I grew up eating what the educated like to call "junk" food and "trash" food, mostly it was "poor food," that came from boxes and cans. It wasn't always like this in my family, we had short periods of feast and long periods of famine, and when times were good (my mom "marrying up') we … Continue reading Social Class and Food from Around the Web
Maybe the word “mindfulness” is like the Prius emblem, a badge of enlightened and self-satisfied consumerism, and of success and achievement. If so, not deploying mindfulness — taking pills or naps for anxiety, say, or going out to church or cocktails — makes you look sort of backward or classless. Like driving a Hummer. I … Continue reading Monetizing Mindfulness
By Guest Writer: Eric Chisler I just got the most profound sense of grief upon reading this. I'm tearful and shaken. I think I just realized the moment that I stopped living in my body, the moment I became convinced that I was defined by what goes on in my head. I was diagnosed with … Continue reading Something is Wrong with You. You’re Broken. You’re a burden.
I like to use the categories on our homepage to surf through old posts, looking for oldies but goodies to re-post on slow days. I also like to read and think about anthropology and sociology and I can count on finding something here to get my mental juices flowing. And like Mark describes below, I … Continue reading Why isn’t ethnography.com more focused on ethnography? Um, ‘cause I don’t feel like it.
This was originally published at Class Action in September 2012. Classism in Academia A little over two years ago, a student called me a ‘cunt’ in front of 38 other students. My academic employer did little to protect me and allowed a local, “progressive” paper to attack me in a newspaper/Internet article. I believe this … Continue reading Classism in Academia
I just ordered and am very excited to soon be reading, The Power of the Past: Understanding Cross-Class Marriages by Jessi Streib. Books about marriage are plentiful but an ethnographic account of cross-class marriages is something new. If you click this link, it will direct you to a Washington Post article written by Streib that gives you a … Continue reading How Class Differences Shape Love and Marriage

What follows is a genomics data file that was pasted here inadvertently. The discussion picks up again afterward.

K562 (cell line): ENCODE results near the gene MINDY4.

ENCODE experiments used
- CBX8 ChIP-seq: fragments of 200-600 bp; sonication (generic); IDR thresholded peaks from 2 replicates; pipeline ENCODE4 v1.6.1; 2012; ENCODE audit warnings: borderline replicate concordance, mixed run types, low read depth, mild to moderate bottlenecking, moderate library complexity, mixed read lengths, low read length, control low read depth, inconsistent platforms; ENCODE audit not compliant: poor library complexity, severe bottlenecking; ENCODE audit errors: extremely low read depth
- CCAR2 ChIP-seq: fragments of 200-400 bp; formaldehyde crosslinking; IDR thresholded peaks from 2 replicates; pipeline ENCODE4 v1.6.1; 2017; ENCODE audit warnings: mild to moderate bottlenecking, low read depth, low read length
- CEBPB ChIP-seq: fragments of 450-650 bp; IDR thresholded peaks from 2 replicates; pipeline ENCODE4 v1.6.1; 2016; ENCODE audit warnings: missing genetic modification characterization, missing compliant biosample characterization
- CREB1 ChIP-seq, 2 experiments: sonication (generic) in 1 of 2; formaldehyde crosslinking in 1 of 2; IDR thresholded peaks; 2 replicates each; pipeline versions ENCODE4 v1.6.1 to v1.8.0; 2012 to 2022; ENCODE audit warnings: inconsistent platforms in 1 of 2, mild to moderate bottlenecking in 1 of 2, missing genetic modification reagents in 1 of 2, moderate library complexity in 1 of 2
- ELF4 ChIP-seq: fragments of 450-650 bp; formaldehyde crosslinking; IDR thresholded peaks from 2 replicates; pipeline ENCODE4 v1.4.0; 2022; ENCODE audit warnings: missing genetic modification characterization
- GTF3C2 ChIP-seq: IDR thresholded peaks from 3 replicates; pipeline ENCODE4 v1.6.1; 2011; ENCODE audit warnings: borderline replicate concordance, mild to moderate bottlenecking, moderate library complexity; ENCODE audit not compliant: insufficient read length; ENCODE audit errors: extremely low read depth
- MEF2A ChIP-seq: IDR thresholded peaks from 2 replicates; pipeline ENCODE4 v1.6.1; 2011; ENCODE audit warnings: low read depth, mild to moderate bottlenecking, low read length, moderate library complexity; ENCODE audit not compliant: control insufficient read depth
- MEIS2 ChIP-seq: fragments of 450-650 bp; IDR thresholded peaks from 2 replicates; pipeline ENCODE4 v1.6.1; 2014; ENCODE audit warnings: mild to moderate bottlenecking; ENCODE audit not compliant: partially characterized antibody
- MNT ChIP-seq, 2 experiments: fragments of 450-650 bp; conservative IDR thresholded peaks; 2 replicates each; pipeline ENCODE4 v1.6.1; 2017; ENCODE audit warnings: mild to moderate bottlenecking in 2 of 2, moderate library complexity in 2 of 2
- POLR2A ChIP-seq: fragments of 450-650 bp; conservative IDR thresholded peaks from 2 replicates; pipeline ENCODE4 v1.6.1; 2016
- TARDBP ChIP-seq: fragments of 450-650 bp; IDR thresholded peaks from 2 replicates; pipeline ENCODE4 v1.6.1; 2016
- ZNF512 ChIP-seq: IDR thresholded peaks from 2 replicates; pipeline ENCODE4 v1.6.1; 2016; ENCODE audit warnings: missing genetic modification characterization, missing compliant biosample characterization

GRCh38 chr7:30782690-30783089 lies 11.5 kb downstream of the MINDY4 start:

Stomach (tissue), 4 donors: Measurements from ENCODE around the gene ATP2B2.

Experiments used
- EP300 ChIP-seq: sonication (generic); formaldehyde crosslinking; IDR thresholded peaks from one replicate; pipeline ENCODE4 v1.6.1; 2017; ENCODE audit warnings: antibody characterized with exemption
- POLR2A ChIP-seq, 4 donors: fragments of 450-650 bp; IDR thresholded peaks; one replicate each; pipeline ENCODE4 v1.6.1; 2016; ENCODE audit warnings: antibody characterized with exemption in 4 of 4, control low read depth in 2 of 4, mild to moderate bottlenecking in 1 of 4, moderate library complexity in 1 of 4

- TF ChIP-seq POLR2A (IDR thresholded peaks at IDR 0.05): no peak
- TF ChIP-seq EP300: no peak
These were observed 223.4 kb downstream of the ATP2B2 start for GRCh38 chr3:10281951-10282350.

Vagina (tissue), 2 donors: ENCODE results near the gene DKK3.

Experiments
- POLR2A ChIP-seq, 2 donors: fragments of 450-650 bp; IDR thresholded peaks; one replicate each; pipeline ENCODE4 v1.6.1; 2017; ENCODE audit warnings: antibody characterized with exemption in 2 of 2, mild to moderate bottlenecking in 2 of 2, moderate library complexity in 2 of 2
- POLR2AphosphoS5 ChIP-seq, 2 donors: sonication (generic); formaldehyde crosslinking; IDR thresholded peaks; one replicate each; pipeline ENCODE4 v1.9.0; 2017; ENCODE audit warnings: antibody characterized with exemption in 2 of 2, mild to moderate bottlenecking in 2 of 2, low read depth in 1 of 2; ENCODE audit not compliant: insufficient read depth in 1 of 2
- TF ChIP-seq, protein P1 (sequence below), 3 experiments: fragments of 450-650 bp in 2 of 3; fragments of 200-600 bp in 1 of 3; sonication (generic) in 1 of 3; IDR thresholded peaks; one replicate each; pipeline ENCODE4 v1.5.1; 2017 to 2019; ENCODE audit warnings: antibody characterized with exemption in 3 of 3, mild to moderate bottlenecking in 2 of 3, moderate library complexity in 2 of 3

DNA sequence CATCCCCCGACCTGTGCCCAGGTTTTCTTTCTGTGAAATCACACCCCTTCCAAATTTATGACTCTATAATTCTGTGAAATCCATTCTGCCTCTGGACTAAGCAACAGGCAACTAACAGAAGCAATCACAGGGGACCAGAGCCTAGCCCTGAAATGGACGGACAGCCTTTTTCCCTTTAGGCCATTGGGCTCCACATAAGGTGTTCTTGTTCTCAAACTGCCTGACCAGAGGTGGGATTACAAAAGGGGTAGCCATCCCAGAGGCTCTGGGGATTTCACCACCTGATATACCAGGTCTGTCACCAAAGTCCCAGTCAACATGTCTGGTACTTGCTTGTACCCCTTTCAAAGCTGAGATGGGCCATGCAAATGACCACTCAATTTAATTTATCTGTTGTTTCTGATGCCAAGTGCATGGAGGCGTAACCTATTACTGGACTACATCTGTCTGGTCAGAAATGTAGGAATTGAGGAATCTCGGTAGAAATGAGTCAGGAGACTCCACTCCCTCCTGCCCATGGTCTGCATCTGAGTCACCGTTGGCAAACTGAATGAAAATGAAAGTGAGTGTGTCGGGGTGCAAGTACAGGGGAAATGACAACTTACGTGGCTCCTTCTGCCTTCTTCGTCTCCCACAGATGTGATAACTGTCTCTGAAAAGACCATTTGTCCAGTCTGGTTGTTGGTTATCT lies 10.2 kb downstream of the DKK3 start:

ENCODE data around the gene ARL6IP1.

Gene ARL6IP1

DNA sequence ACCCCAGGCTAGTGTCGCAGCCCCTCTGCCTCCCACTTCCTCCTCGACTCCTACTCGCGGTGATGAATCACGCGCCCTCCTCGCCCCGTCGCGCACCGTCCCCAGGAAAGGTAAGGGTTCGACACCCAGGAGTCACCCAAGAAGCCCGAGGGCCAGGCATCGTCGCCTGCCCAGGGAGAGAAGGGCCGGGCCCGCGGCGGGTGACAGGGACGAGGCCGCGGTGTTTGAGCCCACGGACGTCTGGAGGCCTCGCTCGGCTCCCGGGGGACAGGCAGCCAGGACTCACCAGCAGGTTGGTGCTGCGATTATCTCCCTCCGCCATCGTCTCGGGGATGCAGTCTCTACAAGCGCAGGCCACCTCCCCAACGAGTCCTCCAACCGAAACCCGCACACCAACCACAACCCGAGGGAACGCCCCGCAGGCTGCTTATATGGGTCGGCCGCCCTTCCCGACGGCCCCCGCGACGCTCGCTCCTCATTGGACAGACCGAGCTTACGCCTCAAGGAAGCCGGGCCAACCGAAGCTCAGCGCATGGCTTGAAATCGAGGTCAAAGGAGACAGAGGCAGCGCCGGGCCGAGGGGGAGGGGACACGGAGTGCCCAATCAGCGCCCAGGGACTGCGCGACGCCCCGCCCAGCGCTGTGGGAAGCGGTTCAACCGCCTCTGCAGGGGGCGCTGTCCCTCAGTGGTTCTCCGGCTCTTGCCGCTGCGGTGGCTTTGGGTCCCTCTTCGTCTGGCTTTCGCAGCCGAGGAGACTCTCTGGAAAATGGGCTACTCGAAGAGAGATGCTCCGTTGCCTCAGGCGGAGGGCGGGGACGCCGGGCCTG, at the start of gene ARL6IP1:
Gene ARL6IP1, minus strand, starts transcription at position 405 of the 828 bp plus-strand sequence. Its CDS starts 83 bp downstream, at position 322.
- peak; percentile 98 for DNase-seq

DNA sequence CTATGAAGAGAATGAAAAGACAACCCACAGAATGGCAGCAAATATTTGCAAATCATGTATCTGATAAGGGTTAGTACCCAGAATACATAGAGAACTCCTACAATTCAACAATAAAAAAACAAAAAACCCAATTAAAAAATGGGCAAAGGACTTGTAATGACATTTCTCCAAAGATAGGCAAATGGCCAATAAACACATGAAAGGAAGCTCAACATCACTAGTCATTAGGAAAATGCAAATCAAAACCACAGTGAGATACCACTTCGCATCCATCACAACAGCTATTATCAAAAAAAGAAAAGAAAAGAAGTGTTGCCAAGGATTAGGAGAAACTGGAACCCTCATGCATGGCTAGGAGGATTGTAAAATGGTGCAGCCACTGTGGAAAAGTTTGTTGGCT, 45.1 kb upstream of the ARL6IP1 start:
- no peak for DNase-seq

In the fifth segment of the fantastic book Cloud Atlas, David Mitchell paints a picture of a future in “Corprocratic” (and post-apocalyptic) Neo Seoul, where its bored, spoiled citizens thrive on gallerias and franchises and are legally required to consume products. In Mitchell’s rationalized future, a surplus of deskilled “fabricants” perform the grunt labor of … Continue reading Corporatocracy and the McDonaldization of Work in Higher Education
Have you been watching the Breaking Bad prequel, Better Call Saul? I have and I love it. I swear, Vince Gilligan is a modern-day Rod Serling, nobody since Serling's Twilight Zone has been able to create a morality play like Mr. Gilligan and his crew (the general theme: "be careful what you wish for, you just might get it"). … Continue reading Money Changes Everything: The Ascent of Walter White
Re-posted from a blog by Julie here at e.com last fall, 2014. Thanks to Les Back at The Sociological Review for the inspiration. It’s the holidays and I’m feeling nostalgic, thinking about this time 14 years ago when I was just finishing up my first semester at CSU, Chico. I was a 34-year old college … Continue reading R.I.P. Sociology?
I am going to be out-of-town working for a few days so I've scheduled some posts for the week that we think you should read, in case you missed 'em when they were here before. I'll be back online Friday. The folk at Savage Minds (one of our favorites) are doing a spring Writer's Workshop … Continue reading Something Good to Read from Savage Minds
published December 15, 2014 in the Synthesis (no longer in print) The Boondocks Mountain House and Brush Creek are part of an unincorporated area 25 miles or so east of Oroville, California. They are tiny burgs off the old Oroville-Quincy Highway, on the way to Buck’s Lake Wilderness, Quincy, and countless outdoor opportunities in Plumas … Continue reading A Season of Homicides: What Happened to Marc Thompson?
Yesterday was the six-month anniversary of my friend Marc Thompson's murder. Marc was a good friend of mine and a former Sociology student. A few years ago, we made a documentary together called If These Halls Could Talk. The movie also starred our mutual friend Joe Rogers. Like Marc, Joe is a Soc major and in addition to … Continue reading What Happened to Marc Thompson?